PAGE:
Rice Blast Ravages Litter Area of Pulwama District, Puts Food Security at Risk

Rice Blast Ravages Litter Area of Pulwama District, Puts Food Security at Risk

Arjumand Wani 

Pulwama, September 22: A crisis of monumental proportions has unfolded in the Litter area of Pulwama district. The menacing rice blast disease has descended upon this area, leaving local farmers in the throes of despair and casting a long shadow over the region’s food security.

Sher Khan, a 35-year-old resident of Niloora village within the Litter area, stands amidst his paddy fields, his face etched with worry. He gazes upon his once-prolific four kanal paddy field, now offering little hope of producing even a few kilograms of rice. Sher Khan isn’t alone; approximately 20 farmers in his village share the same heart-wrenching problem as the rice burst has struck their paddies hard.

Sher Khan’s voice quivers as he says, “My family is in tears, unable to sleep at night, discussing what we will eat this year. Our entire area depends on agriculture, particularly paddy.”

The rice blast; a destructive fungal disease that affects rice crops by a fungus called Magnaporthe oryzae leading to reduced yields and crop losses has cast its dark shadow over a cluster of villages within the Litter area, including Niloora, Herpora, Zahid Bagh, and Rajpora. It has left hundreds of paddy farmers distraught and uncertain about their future.

Manzoor Ahmad Bakal, another farmer in this troubled region, shares his predicament, saying, “I don’t have much income to buy rice. All the land I have is for paddy cultivation, and throughout the year, my family relies on it for meals. This year, it will be extremely challenging for me to provide for my family.”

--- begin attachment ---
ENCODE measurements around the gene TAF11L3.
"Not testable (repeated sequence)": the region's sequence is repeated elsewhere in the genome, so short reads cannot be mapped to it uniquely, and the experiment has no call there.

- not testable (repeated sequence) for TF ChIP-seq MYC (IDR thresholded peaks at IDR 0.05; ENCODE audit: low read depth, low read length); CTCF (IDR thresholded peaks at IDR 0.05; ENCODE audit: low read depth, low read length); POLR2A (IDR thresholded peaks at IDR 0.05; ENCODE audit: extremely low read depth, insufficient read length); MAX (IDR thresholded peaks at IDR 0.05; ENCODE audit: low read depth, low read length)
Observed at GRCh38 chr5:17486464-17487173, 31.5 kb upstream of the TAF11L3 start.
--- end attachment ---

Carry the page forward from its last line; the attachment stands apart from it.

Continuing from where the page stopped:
Ali Mohd, a local resident of Litter tehsil, expresses hope that the government will provide some form of compensation. He reveals that almost 40 percent of the crop is now damaged, a devastating blow, especially since it’s at the harvesting stage, making it impossible to salvage.

Muhammad Iqbal, the Chief Agriculture Officer of Pulwama, acknowledges the severity of the situation, stating, “The disease has reached a stage where it cannot be prevented. We have already dispatched a team to assess the extent of the loss.” So far, it can be estimated that around 40 kanals of farmland have been affected. However, he mentions that they are still awaiting the final report to provide a more accurate assessment of the damage caused by the rice blast disease.

The authorities had previously encouraged farmers to insure their crops under the Pradhanmantri Fasal Beema Yojna (PMBY), a government-sponsored insurance scheme rolled out in 2016-2017. Unfortunately, only a small percentage of farmers opted for this insurance, leaving many vulnerable to the current crisis.

Iqbal also advises farmers not to use seeds from the affected crop for the next farming season to prevent the disease from spreading further.

The affected farmers are now looking to the government for support and compensation as they face the harsh reality of a dwindling rice harvest, with their livelihoods and food security hanging in the balance.

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